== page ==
Growth hacking: with minimal investments to maximum growth
It sounds like every entrepreneur's dream: to run a successful marketing campaign with minimal (financial) resources. Is that possible in 2019? Growth hacking seems to be the answer.
Traditional marketing laws dictate that the output you get from your marketing campaign is directly proportional to the input you put into it. For every dollar invested, you can expect two in return. This is how many large companies, nationally and internationally, still reason today. Armies of marketers beg on a daily basis from the large multinationals for large budgets so that they can set up a super-tight, all-encompassing campaign around their product. And that while more and more business experts are slowly declaring traditional marketing dead.
One of the principles that is increasingly mentioned as the obvious successor to traditional marketing is growth hacking. The term growth hacking was introduced in 2010 by American entrepreneur Sean Ellis, best known for his part in the success of Dropbox. In its most flattened form, a growth hacker is someone who knows how to generate insane growth (in turnover and clientele), but does not have to make a large investment in money, FTE or other resources. Just like a life hack makes your life easier without having to buy an expensive device, a growth hack ensures significant growth in your sales without requiring a large investment. But how do you do that?
The end of large-scale campaigns
Successful traditional marketing has traditionally been a step-by-step process. A campaign is designed from a marketing point of view. It is then technically equipped. Finally, data analysis takes place to determine the success of the campaign. The latter is, incidentally, often a matter of guesswork; because how do you know how the performance of your product or service would have developed without this campaign? Analyzing traditional marketing campaigns will always look like coffee grounds to a certain extent.
Within large companies, these different aspects are often literally separate departments that have to work together (hopefully flawlessly). In smaller companies, it is one entrepreneur who always puts on a different hat.
This traditional marketing is increasingly losing its power as the world around us continues to digitize. A major marketing campaign that, if all goes well, will provide a few percent revenue growth for a costly investment: it is becoming increasingly unattractive in a world increasingly influenced by fast-growing start-ups and innovative new entrants who are closing their markets in no time. put a cup. Such a campaign is simply too cumbersome.
The growth hacker no longer sees three separate functions in marketing, development and data analysis. For example, development is also used as a marketing tool. The growth hacker does not invest a lot of time and money in traditional campaigns, but is more creative. The growth hacker is looking for a way to grow: grow fast, and grow fast.
The characteristics of a growth hacker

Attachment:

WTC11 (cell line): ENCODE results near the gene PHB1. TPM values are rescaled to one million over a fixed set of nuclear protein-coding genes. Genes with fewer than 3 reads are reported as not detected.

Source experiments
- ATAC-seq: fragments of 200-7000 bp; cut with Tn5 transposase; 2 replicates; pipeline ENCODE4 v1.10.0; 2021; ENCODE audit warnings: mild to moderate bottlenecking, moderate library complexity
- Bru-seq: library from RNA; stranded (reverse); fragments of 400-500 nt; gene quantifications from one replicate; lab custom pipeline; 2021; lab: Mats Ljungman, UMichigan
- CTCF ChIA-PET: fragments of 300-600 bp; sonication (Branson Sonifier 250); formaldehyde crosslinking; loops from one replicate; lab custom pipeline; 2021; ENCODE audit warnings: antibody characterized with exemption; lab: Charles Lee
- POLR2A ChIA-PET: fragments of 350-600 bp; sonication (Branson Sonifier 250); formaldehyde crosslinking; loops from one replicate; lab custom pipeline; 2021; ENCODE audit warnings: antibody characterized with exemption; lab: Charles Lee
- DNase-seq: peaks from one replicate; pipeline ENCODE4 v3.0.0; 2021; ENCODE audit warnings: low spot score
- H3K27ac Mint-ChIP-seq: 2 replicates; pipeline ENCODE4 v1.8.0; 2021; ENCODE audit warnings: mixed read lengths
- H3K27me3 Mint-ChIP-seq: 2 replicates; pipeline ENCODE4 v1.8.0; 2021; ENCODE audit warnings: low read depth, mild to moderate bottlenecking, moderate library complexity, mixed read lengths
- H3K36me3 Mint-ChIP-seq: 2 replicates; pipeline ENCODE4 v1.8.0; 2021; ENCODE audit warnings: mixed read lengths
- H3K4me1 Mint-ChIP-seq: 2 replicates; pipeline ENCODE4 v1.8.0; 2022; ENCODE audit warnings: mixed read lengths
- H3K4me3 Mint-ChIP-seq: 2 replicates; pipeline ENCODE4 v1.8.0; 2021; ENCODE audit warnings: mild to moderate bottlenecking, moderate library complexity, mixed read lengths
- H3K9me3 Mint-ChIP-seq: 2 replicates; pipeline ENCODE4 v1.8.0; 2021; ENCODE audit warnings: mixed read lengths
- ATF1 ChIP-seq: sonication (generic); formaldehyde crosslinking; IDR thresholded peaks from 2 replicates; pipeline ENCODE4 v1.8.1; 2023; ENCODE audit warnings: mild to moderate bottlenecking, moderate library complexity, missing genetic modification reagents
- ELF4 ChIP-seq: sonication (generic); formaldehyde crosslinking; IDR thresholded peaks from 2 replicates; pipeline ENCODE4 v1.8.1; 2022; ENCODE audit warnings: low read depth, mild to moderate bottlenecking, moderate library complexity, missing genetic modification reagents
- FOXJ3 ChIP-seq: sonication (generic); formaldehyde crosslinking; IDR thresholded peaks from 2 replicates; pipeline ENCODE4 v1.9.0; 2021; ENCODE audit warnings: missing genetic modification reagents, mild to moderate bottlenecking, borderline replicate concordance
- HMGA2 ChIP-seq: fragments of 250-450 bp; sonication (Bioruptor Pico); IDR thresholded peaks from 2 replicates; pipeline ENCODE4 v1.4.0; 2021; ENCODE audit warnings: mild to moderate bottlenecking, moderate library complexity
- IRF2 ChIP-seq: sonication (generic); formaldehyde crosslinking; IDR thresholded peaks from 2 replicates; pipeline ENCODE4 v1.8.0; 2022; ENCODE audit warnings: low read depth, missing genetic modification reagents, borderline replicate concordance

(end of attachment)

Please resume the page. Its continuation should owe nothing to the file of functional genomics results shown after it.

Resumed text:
What makes someone a growth hacker now? What characteristics can be attributed to him? Building on the description of the traditional marketing campaign above: the growth hacker can be regarded as the marketer, data analyst and developer in one. He is the coding specialist who thinks like an entrepreneur, or the marketer who knows how developing works. He knows both sides of the spectrum and therefore looks in a completely revolutionary way at the time-honored business administration question: "How do I get more customers?"
For many companies, that question is more or less translated into the question: "How do I get more turnover?" Whether that revenue growth is due to an increase in the number of customers or an increase in value per customer does not even matter at the end of the day. In both cases, the result of the marketing efforts is assessed as positive. The growth hacker reasons radically differently. To grow fast and fast, it is not enough simply to bring in a little more value per customer. Many new customers need to be reached, and quickly.
To achieve this, the growth hacker is continuously looking for 'weaknesses' in the market system of his market segment. He analyzes the functioning of the market as it is today and tries to uncover where the system is going wrong. Think of the place where, for example, a lot of conversion is lost. The growth hacker takes advantage of these weaknesses by 'hacking' them: developing a trick to outsmart that weakness. Does it all sound a bit abstract? Time for a few telling examples.
Example 1: API growth hack
An API (Application Programming Interface) is a set of functions and procedures that allow different programs (or components of programs) to communicate with each other. The API growth hack is one of the simplest examples of a growth hack because the problem (and in many cases the hack that solves this problem) is very recognizable. The API growth hack is the answer to the question: “How do I quickly reach the right target group?” Traditional marketing often boils down to a shot: a banner on a website, an advertisement on TV, an advertisement in a magazine. It costs a lot of money to place them and it remains to be seen who actually looks at them.
The API growth hack is a form of piggybacking on a larger, successful platform with more or less the same target group as your service or product. Hence the name API: piggybacking (and therefore communicating) with other software. The best-known manifestation is the integration between social media among themselves and with other services. Instagram was able to become immensely successful in a very short time because it integrated with Facebook and Twitter and was therefore able to quickly gain fame among users of these services. Spotify is another great example: users could link Spotify to their Facebook account and let their friends know what music they were listening to.
The API growth hack actually does two things: it adds value for users, but below the surface ensures that you quickly bring your product to the attention of your target group without having to put in any effort. In some cases, users are even rewarded for promoting the product through another platform: in games like Farmville, you could earn extra points or credits if you posted on Facebook about your progress.